Help Us Extend a Lifeline to People in Solitary Confinement

All Donations Will Be Doubled for Twice the Impact

by | November 28, 2017

Dear Friends:

Yesterday, we wrote about people living in solitary confinement who found the strength and courage to bring us news from inside a secret world of torment and abuse. We shared with you a few of their most powerful stories telling what it is like to live for years or decades deprived of all human contact, describing their struggles to maintain sanity and hope in the face of soul-destroying isolation. These stories, more than anything else, have served to break down the walls of silence and indifference that once surrounded the practice of solitary confinement in U.S. prisons and jails.

Today, we want to tell you what we are doing to try to give back just a fraction of what we’ve received from these brave souls. Through our Lifelines to Solitary project, Solitary Watch supplies life-affirming—and sometimes, life-sustaining—human contact and validation to individuals living in extreme isolation. With personalized letters, newsletters, and holiday cards, we keep in touch with more than 5,000 people in solitary across the country. Often, we provide their only connection with the outside world—and their only proof that they are not forgotten.

“I can’t tell you how touched I am for you giving me any attention,” one man in solitary confinement in Texas wrote to us. “I am so grateful to you and cried tears reading your card because the torture, abuse and neglect I’m facing makes this cell and my world a lonely place, and many days I think of how to take my own life and end the misery and pain but you inspire me and I continue to fight on.’’

Three years ago, we also launched a powerful new component of Lifelines to Solitary: the first ever prison correspondence program especially for people in solitary confinement. We have matched up faith communities, student groups, and hundreds of dedicated individuals with pen pals in solitary—and learned from people on both sides how profoundly two lives can be changed with a single stamp.

Unlike some other components of our work, the Lifelines to Solitary project receives no grant funding, and is completely supported by individual donations. Only with your help can we continue to add new people to our mailing lists, match them up with correspondents on the outside, and bring messages of hope and healing to thousands more men and women living in solitary confinement.

This year, you have the unique opportunity to see your donation doubled, thanks to the News Match program. All donations up to $1,000 will be matched in full if received by December 31. Please click on the link below to make your donation online, or learn where to send your check.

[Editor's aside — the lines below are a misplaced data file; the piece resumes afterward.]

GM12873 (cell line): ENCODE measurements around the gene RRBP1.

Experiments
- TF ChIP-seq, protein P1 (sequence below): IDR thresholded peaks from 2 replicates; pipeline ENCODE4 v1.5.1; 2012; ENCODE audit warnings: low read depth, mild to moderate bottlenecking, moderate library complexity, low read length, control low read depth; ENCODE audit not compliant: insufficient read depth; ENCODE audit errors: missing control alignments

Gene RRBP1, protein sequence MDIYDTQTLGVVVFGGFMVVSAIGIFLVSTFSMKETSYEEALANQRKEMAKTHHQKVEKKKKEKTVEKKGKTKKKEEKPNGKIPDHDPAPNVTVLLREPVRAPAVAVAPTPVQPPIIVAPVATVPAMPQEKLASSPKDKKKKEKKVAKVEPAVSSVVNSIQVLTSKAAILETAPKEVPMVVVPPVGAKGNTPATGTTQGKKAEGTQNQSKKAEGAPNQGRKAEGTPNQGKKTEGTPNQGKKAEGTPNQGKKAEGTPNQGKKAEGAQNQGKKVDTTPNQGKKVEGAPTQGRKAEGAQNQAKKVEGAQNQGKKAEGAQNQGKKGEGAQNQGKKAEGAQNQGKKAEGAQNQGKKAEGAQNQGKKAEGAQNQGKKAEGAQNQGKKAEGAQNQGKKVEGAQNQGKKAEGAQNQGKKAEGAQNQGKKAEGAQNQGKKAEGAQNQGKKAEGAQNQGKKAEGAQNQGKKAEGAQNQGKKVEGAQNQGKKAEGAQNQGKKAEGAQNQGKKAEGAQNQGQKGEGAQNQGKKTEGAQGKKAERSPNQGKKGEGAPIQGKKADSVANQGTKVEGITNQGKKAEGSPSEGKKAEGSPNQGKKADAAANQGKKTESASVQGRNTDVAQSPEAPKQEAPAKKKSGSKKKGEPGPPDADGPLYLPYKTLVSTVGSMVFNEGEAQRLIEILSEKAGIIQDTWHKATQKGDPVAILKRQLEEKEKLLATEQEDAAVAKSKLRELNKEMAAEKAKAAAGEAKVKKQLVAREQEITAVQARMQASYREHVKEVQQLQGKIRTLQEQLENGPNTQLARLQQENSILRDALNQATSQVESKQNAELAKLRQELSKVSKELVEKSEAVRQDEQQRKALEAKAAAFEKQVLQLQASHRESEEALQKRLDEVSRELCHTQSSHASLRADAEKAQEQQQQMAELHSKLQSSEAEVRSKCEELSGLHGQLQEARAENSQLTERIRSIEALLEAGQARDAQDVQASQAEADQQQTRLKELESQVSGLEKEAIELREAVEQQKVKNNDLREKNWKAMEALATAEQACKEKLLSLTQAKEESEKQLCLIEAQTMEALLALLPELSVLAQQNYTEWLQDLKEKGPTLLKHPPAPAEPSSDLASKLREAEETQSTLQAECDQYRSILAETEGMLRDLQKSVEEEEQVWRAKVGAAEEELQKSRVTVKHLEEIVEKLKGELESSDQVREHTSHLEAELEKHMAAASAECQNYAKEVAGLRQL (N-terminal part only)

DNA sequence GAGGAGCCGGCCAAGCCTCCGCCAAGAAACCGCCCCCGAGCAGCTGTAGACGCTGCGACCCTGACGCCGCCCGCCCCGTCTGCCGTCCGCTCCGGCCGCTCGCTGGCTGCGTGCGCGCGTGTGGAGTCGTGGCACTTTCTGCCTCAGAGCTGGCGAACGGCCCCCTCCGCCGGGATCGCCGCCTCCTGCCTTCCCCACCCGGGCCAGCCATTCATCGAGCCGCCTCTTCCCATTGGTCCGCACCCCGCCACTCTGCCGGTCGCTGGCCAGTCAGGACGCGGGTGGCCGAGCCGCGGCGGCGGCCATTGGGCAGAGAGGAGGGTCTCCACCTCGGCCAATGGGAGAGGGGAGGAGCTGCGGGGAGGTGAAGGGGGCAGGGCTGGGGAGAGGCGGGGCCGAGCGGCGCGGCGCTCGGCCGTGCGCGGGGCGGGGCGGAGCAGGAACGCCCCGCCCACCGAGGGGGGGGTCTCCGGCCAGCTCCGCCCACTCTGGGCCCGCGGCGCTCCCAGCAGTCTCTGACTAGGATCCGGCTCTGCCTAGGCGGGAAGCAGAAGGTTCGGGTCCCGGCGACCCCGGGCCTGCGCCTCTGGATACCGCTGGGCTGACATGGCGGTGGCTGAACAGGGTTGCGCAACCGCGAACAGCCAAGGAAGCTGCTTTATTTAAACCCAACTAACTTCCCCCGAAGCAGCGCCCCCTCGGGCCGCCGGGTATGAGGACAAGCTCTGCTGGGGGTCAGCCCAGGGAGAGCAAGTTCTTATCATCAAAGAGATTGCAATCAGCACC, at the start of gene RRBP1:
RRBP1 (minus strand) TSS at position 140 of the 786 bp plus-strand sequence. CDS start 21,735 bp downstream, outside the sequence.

This #GivingTuesday, please remember those who live in a world so dark that a single card or letter may be their only connection to humanity. Please support Lifelines to Solitary. Thank you.

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Jean Casella and James Ridgeway

James Ridgeway (1936-2021) was the founder and co-director of Solitary Watch. An investigative journalist for over 60 years, he served as Washington Correspondent for the Village Voice and Mother Jones, reporting domestically on subjects ranging from electoral politics to corporate malfeasance to the rise of the racist far-right, and abroad from Central America, Northern Ireland, Eastern Europe, Haiti, and the former Yugoslavia. Earlier, he wrote for The New Republic and Ramparts, and his work appeared in dozens of other publications. He was the co-director of two films and author of 20 books, including a forthcoming posthumous edition of his groundbreaking 1991 work on the far right, Blood in the Face. Jean Casella is the director of Solitary Watch. She has also published work in The Guardian, The Nation, and Mother Jones, and is co-editor of the book Hell Is a Very Small Place: Voices from Solitary Confinement. She has received a Soros Justice Media Fellowship and an Alicia Patterson Fellowship. She tweets @solitarywatch.

Help Expose the Hidden World of Solitary Confinement

Accurate information and authentic storytelling can serve as powerful antidotes to ignorance and injustice. We have helped generate public awareness, mainstream media attention, and informed policymaking on what was once an invisible domestic human rights crisis.

Only with your support can we continue this groundbreaking work, shining light into the darkest corners of the U.S. criminal punishment system.

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